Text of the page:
Canada 76, Dominican Republic 88 | Box Score
Despite all of the momentum of basketball in Canada, things never seem to go smoothly for Canada Basketball’s senior men’s team for long.
The qualifying process for the 2019 FIBA World Cup couldn’t have started out much better for Canada than it did Friday, when they rolled Bahamas and looked like a potential threat, even without the benefit of NBA, NCAA, and EuroLeague players, to make noise in the Americas continent. Monday would bring more challenges, the Canadians squaring off away from home this time and doing so against a much more experienced Dominican Republic outfit that beat U.S. Virgin Islands (who beat Canada at the AmeriCup this summer) on the weekend. That proved too monumental a challenge in the team’s second game together, as they were largely run off the floor in Santiago de los Caballeros to the tune of 88-76.
The game got out to a bit of a slow start, the flow gummed up by a steady diet of early non-shooting fouls, sloppy turnovers, and some Dominican misses near the rim. Joel Anthony got things going with a mid-range push-shot, the game’s only scoring in the opening 100 seconds and Canada’s only field goal until Phil Scrubb sank a three over three minutes in, enough of a drought to have them behind 8-5 early on. Dominican had gameplanned for Brady Heslip better than Bahamas on Friday, when he hit six triples, staying in man coverage, selling out to contain him and looking to attack him at the other end of the floor, taking him out of the game and daring is teammates to beat them. It took Xavier Rathan-Mayes charging to the rim to get some offense going for the visitors, and even that proved only temporary.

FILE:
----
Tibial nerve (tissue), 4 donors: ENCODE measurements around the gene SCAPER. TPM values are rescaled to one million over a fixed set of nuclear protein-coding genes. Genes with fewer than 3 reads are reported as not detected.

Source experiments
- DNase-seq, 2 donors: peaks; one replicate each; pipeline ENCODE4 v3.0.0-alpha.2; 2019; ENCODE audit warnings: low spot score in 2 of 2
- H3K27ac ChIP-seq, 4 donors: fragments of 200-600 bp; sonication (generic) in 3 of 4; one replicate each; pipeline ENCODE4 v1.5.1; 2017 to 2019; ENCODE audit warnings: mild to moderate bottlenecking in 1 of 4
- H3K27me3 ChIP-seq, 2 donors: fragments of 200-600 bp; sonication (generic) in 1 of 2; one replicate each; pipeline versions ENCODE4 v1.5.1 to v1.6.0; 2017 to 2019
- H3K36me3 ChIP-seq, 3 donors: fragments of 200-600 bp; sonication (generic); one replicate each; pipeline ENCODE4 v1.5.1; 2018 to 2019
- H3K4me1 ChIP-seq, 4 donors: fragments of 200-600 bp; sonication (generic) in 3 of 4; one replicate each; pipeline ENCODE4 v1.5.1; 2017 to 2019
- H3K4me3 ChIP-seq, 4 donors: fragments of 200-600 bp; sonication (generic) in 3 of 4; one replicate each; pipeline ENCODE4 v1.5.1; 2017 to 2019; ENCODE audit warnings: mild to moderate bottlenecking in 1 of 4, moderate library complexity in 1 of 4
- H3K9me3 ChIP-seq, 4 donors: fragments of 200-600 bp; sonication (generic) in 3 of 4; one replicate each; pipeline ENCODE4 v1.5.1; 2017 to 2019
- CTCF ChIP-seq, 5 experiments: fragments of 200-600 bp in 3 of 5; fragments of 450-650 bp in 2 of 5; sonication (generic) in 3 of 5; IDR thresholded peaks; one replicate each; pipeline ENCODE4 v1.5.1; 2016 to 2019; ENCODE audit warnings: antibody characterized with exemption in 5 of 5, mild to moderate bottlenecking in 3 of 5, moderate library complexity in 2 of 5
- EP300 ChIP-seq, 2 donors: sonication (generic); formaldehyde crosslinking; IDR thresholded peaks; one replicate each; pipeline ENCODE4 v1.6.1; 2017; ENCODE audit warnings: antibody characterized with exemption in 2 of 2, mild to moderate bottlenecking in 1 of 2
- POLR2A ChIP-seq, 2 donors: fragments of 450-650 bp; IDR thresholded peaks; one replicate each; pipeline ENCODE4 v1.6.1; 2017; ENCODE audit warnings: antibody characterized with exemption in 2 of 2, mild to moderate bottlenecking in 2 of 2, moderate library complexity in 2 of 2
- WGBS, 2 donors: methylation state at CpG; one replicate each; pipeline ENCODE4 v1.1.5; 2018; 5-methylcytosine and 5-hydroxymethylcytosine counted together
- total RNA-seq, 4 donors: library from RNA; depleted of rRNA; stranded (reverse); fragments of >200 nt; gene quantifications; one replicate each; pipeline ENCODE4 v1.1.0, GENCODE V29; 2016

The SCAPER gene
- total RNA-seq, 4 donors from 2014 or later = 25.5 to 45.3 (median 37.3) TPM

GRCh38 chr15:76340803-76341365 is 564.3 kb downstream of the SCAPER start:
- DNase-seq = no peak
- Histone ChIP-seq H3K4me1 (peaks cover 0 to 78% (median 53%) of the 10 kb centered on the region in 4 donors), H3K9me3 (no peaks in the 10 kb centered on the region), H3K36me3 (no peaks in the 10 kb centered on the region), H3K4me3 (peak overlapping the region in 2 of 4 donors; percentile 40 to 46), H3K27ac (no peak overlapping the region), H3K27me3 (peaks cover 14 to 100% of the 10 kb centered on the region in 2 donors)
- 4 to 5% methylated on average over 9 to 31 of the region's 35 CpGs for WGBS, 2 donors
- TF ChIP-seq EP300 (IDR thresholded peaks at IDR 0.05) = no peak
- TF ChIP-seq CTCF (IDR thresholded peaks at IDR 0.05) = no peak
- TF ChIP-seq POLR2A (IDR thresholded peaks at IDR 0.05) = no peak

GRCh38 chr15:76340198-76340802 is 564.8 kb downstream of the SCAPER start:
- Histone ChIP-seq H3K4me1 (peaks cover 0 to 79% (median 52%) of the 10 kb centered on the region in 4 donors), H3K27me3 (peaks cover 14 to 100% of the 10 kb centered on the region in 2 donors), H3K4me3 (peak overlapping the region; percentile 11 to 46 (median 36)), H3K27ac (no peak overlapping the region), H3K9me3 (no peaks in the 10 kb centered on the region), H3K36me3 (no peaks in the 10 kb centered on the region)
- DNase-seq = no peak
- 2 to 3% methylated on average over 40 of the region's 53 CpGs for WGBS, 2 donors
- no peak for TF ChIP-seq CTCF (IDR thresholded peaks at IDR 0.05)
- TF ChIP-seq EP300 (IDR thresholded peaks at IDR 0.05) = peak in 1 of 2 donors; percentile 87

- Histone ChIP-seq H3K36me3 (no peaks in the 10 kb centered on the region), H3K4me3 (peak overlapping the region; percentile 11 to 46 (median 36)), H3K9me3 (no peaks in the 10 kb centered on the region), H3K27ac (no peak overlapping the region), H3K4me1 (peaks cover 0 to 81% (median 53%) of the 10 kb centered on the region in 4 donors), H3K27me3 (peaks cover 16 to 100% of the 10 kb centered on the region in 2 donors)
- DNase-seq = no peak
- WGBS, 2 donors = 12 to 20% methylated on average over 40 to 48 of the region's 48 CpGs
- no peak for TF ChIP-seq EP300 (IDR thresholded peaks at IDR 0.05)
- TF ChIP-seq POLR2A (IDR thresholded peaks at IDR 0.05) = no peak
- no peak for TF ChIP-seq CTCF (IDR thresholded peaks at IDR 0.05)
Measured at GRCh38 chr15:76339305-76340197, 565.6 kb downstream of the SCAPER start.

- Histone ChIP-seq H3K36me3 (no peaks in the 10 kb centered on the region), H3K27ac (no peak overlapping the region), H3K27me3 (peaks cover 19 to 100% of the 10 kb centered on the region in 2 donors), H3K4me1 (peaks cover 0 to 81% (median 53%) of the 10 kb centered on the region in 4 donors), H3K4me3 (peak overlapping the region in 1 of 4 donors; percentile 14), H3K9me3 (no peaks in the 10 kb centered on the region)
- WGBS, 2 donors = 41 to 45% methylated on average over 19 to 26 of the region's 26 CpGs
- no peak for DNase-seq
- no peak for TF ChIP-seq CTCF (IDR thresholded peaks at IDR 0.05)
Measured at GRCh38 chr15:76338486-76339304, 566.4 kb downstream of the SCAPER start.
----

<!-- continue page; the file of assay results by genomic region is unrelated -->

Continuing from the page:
Head coach Roy Rana looked to his bench for a boost and had to concede a timeout shortly after to figure things out (and drop a few expletives the broadcast caught), down 15-5 with ball control and foul issues keeping Canada from any kind of rhythm. The energy level picked up, if nothing else, and a number of second chances saw Dyshawn Pierre get on the board and Rana breathe a sigh of relief (Pierre being the only Canadian breaking through on offense was a running theme). An Olivier Hanlan bucket followed, and the Dominicans hit pause to prevent a more significant run. It didn’t really work, as Canada had settled in, improved their ball movement, and closed the 10-point gap to three by the end of the quarter despite shooting 39 percent with eight turnovers.
The Dominican opted to stay fairly small even as some Canada’s starters filtered back in, and the Canadian starters once again lost the handle on the game. Their frigid shooting continued, putting them on the wrong end of an 14-4 run and leading Rana to try some new combinations. Grandy Glaze and Thomas Scrubb brought some nice energy, and both sides once again became fairly erratic in a messy back-and-forth stretch. Heslip’s cold shooting took away one of Canada’s primary weapons (he was 0-of-4 and 0-of-3 on threes in the half and was a minus-19, better than only Anthony Bennett), and Canada’s transition game couldn’t produce much off of turnovers, a glaring edge for the Dominican.